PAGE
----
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Hikma v. Vanda: Hikma Pharmaceuticals Petitions for Supreme Court review of Pivotal Patent Ruling

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Hikma Pharmaceuticals USA Inc., et al. v. Vanda Pharmaceuticals Inc., No. 18-817, opinion hosted by the Court of Appeals for the Federal Circuit.

On April 13, 2018, the Federal Circuit Court affirmed the District Court of the District of Delaware’s decision to uphold Vanda Pharmaceuticals’s patent on a treatment method for schizophrenic patients. The treatment implements a range of dosages of the drug iloperidone depending on the patient’s genotype.

The district court ruled that Vanda’s patent was eligible subject matter under Section 101 of the Patent Act that outlines the legal requirements for patentable inventions. To supplement their opinion, the district court pointed to recent Supreme Court cases Mayo and Alice that established a two-step test for verifying whether a development is patent-eligible.

A divided panel of the Court of Appeals for the Federal Circuit reviewed the case on appeal and affirmed the ruling. Chief Judge Prost dissented, finding “no distinction” between the present case and Supreme Court precedent that ruled similar treatment methods ineligible for patenting.

Upon receiving this ruling from the Federal Circuit, Hikma Pharmaceuticals moved to petition the ruling, hoping to have the case brought before the Supreme Court for final review. Hikma, in agreement with Chief Judge Prost, believes that lower courts applied the two-factor test incorrectly and that the Federal Circuit Court’s decision to uphold Vanda’s patent is a direct departure from Supreme Court precedent that procedures that do no more than “apply the natural laws [of the universe]” should not be eligible for the monopoly acquired through patent allocation. Vanda conversely believes its treatment to be more than simple application of natural laws. It is Vanda’s view that the use of a range of dosages of iloperidone depending on the patient’s genotype, is information that is not readily available or commonplace, making this treatment implementation technique innovative enough to constitute patent-eligibility.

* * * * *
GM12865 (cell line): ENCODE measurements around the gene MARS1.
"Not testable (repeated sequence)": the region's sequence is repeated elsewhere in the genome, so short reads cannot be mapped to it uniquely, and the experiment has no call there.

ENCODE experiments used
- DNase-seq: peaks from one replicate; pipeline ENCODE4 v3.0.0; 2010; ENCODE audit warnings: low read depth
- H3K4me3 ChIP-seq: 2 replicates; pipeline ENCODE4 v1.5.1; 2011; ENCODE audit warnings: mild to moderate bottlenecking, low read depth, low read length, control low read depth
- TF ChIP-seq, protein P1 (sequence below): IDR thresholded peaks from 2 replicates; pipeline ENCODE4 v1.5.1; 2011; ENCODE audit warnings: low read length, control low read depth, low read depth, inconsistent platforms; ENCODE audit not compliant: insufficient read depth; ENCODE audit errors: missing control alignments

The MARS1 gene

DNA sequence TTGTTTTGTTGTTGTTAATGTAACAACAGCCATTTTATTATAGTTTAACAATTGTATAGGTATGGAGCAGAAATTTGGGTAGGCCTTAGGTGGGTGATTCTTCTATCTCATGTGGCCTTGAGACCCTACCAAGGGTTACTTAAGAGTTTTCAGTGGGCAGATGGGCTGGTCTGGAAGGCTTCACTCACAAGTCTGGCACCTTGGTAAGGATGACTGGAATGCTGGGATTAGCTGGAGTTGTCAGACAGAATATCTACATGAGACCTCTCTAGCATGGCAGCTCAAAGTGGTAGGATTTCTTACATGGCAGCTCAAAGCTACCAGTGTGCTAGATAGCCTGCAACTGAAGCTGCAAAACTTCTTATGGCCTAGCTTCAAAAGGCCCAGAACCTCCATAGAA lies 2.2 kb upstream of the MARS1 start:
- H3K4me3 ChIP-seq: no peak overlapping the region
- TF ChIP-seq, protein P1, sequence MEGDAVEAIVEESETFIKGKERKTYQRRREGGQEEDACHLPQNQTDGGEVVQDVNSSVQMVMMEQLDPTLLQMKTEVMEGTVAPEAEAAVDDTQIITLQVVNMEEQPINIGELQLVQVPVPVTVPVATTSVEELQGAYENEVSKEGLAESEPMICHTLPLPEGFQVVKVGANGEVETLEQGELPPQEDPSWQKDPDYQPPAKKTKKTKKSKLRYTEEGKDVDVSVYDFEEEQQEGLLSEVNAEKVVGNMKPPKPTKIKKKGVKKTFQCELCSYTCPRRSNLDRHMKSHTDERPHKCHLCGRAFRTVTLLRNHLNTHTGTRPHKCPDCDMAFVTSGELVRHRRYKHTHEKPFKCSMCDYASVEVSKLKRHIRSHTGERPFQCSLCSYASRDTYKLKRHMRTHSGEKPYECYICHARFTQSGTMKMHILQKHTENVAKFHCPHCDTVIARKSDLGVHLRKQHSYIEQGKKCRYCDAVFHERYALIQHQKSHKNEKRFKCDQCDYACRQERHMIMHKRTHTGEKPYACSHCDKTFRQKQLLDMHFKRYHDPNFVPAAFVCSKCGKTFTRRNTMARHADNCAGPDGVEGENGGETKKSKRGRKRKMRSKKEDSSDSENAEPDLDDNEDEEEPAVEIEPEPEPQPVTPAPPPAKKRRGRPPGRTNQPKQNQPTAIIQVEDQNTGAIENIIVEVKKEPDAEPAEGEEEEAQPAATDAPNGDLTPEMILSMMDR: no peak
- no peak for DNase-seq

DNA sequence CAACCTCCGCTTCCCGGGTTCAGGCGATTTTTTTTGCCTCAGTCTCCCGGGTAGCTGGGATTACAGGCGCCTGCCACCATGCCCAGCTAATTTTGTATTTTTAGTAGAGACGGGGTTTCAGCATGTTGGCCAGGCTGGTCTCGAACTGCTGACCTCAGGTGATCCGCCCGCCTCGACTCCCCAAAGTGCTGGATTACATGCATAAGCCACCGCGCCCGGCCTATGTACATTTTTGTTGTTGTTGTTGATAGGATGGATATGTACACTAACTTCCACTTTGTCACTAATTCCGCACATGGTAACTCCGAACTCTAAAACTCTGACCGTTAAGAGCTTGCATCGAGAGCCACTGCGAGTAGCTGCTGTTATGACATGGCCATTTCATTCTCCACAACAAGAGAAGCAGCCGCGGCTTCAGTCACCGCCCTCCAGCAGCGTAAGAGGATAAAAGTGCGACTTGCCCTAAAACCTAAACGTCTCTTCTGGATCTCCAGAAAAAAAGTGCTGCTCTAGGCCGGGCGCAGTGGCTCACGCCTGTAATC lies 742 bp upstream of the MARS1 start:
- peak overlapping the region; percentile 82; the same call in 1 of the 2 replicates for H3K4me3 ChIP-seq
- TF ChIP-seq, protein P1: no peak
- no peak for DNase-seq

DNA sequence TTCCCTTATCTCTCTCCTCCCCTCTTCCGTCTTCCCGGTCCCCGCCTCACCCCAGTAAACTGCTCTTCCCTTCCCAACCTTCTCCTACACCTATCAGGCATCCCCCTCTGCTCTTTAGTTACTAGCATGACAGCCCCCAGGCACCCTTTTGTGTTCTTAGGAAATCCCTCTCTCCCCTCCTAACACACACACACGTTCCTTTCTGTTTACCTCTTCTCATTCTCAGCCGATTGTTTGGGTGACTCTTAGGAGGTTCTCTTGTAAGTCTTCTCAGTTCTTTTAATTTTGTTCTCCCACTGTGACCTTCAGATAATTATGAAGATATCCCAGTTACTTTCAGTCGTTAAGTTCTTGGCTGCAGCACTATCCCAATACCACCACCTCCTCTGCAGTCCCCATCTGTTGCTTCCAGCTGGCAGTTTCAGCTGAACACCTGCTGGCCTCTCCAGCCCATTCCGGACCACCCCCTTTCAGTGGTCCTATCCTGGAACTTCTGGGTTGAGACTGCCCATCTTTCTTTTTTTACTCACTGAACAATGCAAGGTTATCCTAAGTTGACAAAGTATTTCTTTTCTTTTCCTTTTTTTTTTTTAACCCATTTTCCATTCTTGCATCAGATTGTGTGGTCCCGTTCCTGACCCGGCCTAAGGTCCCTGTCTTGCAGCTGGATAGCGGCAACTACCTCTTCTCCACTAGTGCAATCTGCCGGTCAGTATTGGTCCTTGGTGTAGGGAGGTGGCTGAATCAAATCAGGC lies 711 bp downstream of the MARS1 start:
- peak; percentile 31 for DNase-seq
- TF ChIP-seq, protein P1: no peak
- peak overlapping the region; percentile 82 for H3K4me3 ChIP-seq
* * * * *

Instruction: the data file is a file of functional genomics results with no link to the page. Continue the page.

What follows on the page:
In its petition, Hikma argues that if the Federal Circuit’s decision were to stand, “a large and critical class of patent claims—those that are drafted as reciting methods of medical treatment—will automatically be patent-eligible under.” This would inevitably increase the cost of certain treatments and could inhibit the spread of medical care to healthcare institutions that are either unable to handle the extra costs or that would otherwise have to pass the added costs to patients. Hikma further argues that the current decision undermines the legal process by allowing patentees to circumvent the patent acquisition system through expert draftsmanship instead of through a focus on the quality of the claim.

At present, both parties are waiting to hear if the Supreme Court will grant Certiorari to review their case. Nevertheless, Hikma’s petition comes at a critical point in the intellectual property of healthcare since Vanda’s claims to ingenuity center around the consideration of the patient’s genotype as opposed to a more regularly used or accessible portion of a patient’s medical history when administering treatment. In the coming decades, as an unprecedented number of treatments begin to rely on a patient’s genetic information, the ruling for whether a consideration of a person’s genetic makeup is grounds for claiming patent-rights over a treatment will have a drastic influence on the healthcare industry and patient care.